Legionnaire's disease hits Bellevue-Stratford

The Bellevue-Stratford Hotel in Center City Philadelphia, November 1976. November 1976. Library of Congress, Historic American Buildings Survey, HABS.PA.51-PHILA.344-1. Jack E. Boucher, HABS photographer. Via Wikimedia.

Philadelphia's Bellevue-Stratford Hotel gained lasting notoriety during the nation's Bicentennial year.

It was then and there that the first verified outbreak of Legionnaires' Disease occurred, at the 58th state convention of the American Legion held on July 21-24, 1976. Two hundred twenty-one people were sickened by the pneumonia-like disease and 34 died, most all of them Legionnaires. 

It was not until January of the following year that the Centers for Disease Control zeroed in on the cause of the outbreak: the newly-discovered Legionella bacterium, apparently spread through The Bellevue-Stratford’s air conditioning system. The disease highlighted the need to keep HVAC systems clean, though Legionella can also be found in many types of water systems.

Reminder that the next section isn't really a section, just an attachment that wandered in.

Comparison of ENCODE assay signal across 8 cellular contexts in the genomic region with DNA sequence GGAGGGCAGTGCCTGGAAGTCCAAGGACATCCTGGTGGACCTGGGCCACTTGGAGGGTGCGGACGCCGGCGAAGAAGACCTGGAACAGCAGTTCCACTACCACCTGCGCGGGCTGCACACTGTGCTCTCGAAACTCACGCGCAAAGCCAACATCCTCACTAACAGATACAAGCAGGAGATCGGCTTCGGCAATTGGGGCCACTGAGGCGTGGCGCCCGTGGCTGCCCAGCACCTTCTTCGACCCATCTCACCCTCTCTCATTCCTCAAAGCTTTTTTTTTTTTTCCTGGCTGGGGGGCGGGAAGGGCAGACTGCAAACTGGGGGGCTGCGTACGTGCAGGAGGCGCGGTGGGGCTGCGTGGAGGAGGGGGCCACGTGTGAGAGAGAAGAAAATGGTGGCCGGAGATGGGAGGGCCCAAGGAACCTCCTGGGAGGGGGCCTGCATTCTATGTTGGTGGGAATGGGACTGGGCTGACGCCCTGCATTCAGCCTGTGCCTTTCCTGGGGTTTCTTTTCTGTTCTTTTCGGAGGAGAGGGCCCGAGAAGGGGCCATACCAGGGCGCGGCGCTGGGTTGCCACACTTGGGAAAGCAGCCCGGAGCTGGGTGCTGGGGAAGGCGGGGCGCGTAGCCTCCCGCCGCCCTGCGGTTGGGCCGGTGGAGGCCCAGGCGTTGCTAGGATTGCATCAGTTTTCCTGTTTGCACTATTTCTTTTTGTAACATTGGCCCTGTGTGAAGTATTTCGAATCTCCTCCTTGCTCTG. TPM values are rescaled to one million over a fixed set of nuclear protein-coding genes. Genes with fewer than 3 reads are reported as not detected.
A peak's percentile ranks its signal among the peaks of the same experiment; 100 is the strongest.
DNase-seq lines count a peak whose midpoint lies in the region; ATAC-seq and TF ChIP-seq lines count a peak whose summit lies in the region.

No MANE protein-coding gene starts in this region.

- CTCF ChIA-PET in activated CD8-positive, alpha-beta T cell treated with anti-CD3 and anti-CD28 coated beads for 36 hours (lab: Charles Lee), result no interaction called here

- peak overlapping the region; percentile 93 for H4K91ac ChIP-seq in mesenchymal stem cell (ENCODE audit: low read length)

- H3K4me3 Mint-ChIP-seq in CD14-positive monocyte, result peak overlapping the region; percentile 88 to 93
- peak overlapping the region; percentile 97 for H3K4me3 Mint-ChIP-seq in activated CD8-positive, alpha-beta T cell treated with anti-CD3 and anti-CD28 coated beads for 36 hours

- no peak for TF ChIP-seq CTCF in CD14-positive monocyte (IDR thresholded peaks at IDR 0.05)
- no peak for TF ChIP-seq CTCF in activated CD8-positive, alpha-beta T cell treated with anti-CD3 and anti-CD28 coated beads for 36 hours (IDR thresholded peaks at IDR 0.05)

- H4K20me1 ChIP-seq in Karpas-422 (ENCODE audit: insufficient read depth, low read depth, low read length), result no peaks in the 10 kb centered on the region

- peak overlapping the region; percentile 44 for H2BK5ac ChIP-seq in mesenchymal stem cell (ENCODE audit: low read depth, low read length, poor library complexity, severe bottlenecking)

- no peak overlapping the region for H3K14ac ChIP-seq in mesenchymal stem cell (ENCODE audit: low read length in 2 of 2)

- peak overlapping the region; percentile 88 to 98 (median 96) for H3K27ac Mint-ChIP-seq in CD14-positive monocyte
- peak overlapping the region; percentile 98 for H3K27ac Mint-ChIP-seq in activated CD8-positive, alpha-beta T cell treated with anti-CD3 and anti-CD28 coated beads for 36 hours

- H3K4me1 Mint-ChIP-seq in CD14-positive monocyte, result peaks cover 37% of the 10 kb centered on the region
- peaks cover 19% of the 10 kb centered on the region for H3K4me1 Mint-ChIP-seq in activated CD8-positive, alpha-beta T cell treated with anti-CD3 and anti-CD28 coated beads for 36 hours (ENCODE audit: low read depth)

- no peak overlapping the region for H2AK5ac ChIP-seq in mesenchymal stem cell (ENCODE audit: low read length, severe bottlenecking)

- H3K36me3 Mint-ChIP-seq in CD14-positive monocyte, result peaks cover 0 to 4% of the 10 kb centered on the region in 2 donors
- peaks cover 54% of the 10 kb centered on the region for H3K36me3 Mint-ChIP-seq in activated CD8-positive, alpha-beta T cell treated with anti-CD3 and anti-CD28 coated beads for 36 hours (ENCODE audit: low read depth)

Since 1976, there have been other occurrences of Legionnaires’ Disease across the world, and mysterious illnesses and deaths that happened before 1976 have been identified as being caused by the Legionella bacterium.

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